June 11, 2012
It used to be that fashion shows were only attended by the best and brightest VIPs and magazine editors. However, creating extra efforts at shows or events that can only be sensed by the crowd is a way to bring back exclusivity.
This is not to say that the space has become diluted. Rather, many experts believe that live-streaming shows and even allowing select mainstream consumers to watch could help to improve the brand image. However, there are still ways that luxury marketers can reach their core customers, those who can truly afford to buy luxury products, with experiences that only those present can feel.
“Fashion and Fashion Week are inextricably entwined,” said Christina French Houghton, associate strategist at Siegel+Gale, New York. “With partnerships between Stella McCartney and GapKids, Jason Wu and Target, fashion is increasingly being marketed to a wider audience.
“After all, every designer aims to build a profitable business and by too narrowly focusing his or her efforts, the average consumer stands to be alienated,” she said. “Despite live-streaming and the increasingly high-quality of digital imaging, no virtual experience fully simulates a runway show.”
Rain or shine
Luxury marketers are coming up with new and creative ways to provide exclusive experiences for consumers at fashion shows.
For example, British retailer Alfred Dunhill combined sight, smell, sound and vision in a recreation of famed Trafalgar Square in London that displayed a simulation of all four seasons over the course of one day (see story).
"Spring" sector of Dunhill's show
The event was broadcast March 16 to more than 1,000 global guests in Shanghai, China, as the third of a series of installations. Trafalgar is one of the longest live single CGI sequences ever made to simulate a full year of British seasons over one day, claims the brand.
Most consumers could see the collection online, but only the lucky select could actually feel the weather and excitement of the actual show.
Sometimes it is all about the location of the show.
For example, Italian designer Salvatore Ferragamo will be the first brand to use the Louvre museum in Paris for a runway show. Guests are invited to dinner and an exclusive museum tour after the show (see story).
In addition, Chanel’s 2013 cruise collection presented in the gardens at the Palace of Versailles. Also, the brand debuted its spring/summer 2012 haute couture line on a private jet.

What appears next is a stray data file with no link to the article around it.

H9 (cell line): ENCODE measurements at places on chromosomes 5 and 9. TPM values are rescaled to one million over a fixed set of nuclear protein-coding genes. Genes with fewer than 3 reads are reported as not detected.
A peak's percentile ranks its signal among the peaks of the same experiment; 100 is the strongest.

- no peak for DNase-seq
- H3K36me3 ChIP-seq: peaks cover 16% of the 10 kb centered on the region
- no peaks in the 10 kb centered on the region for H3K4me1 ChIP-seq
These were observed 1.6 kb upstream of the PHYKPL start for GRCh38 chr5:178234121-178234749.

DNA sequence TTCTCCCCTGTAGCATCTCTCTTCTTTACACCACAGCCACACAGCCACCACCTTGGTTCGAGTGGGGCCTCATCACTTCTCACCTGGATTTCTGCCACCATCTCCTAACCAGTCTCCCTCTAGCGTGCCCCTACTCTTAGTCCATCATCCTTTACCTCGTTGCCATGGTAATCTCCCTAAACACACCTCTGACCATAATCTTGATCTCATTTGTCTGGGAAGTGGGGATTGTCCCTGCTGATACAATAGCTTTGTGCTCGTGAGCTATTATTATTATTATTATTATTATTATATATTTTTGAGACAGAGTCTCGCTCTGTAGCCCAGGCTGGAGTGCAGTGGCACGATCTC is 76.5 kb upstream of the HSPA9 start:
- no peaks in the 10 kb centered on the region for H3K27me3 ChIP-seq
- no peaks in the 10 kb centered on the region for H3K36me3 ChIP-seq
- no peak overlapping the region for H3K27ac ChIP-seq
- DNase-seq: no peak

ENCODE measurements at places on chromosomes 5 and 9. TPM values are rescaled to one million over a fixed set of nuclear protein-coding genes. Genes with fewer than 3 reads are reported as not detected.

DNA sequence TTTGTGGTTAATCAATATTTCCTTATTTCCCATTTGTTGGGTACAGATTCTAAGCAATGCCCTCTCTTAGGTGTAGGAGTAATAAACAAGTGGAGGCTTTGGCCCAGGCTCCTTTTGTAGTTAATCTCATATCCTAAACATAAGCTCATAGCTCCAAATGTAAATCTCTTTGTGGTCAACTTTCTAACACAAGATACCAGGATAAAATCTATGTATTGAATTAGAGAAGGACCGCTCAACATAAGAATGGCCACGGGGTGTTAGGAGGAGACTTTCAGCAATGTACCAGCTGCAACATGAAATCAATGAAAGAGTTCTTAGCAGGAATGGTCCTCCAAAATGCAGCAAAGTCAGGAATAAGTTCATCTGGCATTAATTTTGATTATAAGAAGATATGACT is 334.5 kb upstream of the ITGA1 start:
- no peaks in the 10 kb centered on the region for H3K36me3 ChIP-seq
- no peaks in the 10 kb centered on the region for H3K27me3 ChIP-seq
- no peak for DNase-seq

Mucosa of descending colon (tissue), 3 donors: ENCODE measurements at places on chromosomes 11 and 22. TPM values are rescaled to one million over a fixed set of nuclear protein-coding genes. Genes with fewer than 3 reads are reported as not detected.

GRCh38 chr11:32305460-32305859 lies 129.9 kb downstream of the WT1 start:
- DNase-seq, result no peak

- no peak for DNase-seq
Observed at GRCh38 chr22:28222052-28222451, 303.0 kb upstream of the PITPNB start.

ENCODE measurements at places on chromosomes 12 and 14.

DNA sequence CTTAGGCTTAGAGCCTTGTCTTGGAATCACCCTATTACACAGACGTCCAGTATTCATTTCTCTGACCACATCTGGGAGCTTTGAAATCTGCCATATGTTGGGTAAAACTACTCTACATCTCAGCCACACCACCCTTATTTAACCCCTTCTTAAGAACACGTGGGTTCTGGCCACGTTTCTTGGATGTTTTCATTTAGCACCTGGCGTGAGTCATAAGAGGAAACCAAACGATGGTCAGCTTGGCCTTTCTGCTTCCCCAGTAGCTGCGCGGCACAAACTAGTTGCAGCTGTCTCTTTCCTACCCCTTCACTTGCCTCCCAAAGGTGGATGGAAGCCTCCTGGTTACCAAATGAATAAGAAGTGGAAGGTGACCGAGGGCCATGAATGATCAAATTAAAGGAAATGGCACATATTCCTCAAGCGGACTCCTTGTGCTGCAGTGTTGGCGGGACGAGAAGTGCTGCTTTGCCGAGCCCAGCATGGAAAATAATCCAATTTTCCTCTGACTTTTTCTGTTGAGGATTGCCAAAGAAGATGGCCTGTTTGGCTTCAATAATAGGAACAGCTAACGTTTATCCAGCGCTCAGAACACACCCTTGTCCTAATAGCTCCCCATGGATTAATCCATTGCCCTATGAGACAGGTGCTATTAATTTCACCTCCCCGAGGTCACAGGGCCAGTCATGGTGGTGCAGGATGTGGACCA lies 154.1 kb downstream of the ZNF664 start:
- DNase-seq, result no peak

Chanel cruise 2013
“Feeling the excitement in a room, hearing the whispers of the crowd and waiting with anticipation are not duplicable or transmittable online,” Ms. Houghton said.
However, these extra effects may not be enough to bring back exclusivity.
“I am not sure that designers today are always aiming for exclusivity,” Ms. Houghton said. “More than that, they seem to be trying to elevate the quality of this in-person runway experience by dramatizing it."
However, brands do need to become more exclusive in terms of who they are marketing to.
Luxury consumers enjoy feeling special and needed, especially by brands that they covet. Therefore, having an experience that can be experienced by all is not something that will make them want to buy a luxury product.
Furthermore, if only a few luxury brands make the effort to make a consumer feel special, consumers may flock to those labels rather than ones that seem to cater to everyone.
Therefore, brands may want to step up the runway or event experience if they want to keep their core customers.
“Turning an event into a total sensory experience makes it more impactful, particularly when it is a first, but it is not a long-term strategy to ensure exclusivity,” said Karen Weiner Escalera, president and chief strategist at KWE Group, Miami. “The glamour and chic appeal of the location is always an effective draw, adding to the cachet.
“Ultimately, though, runway shows are probably outliving their effectiveness as coveted events precisely because of social media and the Web,” she said. “It is time to come up with another, totally new and different strategy to bring back the exclusivity to Fashion Week.”
Rachel Lamb, associate reporter on Luxury Daily, New York